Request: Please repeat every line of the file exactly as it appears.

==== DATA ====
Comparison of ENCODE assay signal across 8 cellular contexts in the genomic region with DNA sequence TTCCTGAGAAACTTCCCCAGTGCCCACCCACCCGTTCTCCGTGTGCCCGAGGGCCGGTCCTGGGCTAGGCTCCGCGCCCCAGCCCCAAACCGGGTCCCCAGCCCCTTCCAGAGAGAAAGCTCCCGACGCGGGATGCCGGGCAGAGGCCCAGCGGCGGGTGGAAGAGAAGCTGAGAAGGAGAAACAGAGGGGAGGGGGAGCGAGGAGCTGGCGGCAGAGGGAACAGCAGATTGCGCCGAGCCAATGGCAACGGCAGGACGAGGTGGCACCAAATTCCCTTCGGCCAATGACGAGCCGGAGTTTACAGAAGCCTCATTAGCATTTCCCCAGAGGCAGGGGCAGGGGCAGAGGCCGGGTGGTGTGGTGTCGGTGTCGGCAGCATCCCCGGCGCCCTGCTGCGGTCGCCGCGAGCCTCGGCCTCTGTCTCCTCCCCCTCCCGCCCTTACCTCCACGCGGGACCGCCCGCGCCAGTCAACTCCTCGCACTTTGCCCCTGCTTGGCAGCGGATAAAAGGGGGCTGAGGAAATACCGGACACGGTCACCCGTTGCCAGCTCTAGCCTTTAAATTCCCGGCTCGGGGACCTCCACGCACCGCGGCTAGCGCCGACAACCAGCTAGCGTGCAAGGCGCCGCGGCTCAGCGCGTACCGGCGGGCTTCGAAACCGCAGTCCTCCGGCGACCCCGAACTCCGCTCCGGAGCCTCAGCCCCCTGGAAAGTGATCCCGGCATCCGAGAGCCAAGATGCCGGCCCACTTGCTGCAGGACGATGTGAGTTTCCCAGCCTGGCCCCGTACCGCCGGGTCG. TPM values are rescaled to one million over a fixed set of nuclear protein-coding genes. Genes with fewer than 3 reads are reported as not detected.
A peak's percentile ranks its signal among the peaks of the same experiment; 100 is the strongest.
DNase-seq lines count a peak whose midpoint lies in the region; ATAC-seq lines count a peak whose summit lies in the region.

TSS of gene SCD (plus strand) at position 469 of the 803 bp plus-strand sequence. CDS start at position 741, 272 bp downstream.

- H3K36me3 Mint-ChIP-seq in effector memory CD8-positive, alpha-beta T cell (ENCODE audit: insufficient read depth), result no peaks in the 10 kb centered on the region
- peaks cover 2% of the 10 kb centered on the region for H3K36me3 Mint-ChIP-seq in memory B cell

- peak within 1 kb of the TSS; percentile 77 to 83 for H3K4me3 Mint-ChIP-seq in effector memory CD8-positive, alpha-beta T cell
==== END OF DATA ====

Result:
Comparison of ENCODE assay signal across 8 cellular contexts in the genomic region with DNA sequence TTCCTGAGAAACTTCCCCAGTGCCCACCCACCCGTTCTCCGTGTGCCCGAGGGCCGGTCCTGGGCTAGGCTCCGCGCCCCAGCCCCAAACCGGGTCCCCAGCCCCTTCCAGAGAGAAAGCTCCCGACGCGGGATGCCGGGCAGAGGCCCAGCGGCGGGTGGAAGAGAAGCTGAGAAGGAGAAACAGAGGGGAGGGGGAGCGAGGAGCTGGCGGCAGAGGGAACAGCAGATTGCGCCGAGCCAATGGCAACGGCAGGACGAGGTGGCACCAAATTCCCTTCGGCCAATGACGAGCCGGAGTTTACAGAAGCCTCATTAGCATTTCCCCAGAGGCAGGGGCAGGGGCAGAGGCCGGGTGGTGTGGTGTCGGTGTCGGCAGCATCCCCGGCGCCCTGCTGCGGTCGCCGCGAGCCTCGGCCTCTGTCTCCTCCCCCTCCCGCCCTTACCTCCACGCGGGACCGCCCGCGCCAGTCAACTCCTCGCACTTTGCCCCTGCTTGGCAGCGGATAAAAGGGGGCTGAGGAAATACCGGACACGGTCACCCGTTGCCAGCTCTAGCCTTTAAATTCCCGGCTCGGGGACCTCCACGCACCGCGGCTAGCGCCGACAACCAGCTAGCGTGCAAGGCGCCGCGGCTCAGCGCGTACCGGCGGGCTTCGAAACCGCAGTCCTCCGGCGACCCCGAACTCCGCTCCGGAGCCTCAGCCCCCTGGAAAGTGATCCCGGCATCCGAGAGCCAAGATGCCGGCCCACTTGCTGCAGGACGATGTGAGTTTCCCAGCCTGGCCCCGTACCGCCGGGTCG. TPM values are rescaled to one million over a fixed set of nuclear protein-coding genes. Genes with fewer than 3 reads are reported as not detected.
A peak's percentile ranks its signal among the peaks of the same experiment; 100 is the strongest.
DNase-seq lines count a peak whose midpoint lies in the region; ATAC-seq lines count a peak whose summit lies in the region.

TSS of gene SCD (plus strand) at position 469 of the 803 bp plus-strand sequence. CDS start at position 741, 272 bp downstream.

- H3K36me3 Mint-ChIP-seq in effector memory CD8-positive, alpha-beta T cell (ENCODE audit: insufficient read depth), result no peaks in the 10 kb centered on the region
- peaks cover 2% of the 10 kb centered on the region for H3K36me3 Mint-ChIP-seq in memory B cell

- peak within 1 kb of the TSS; percentile 77 to 83 for H3K4me3 Mint-ChIP-seq in effector memory CD8-positive, alpha-beta T cell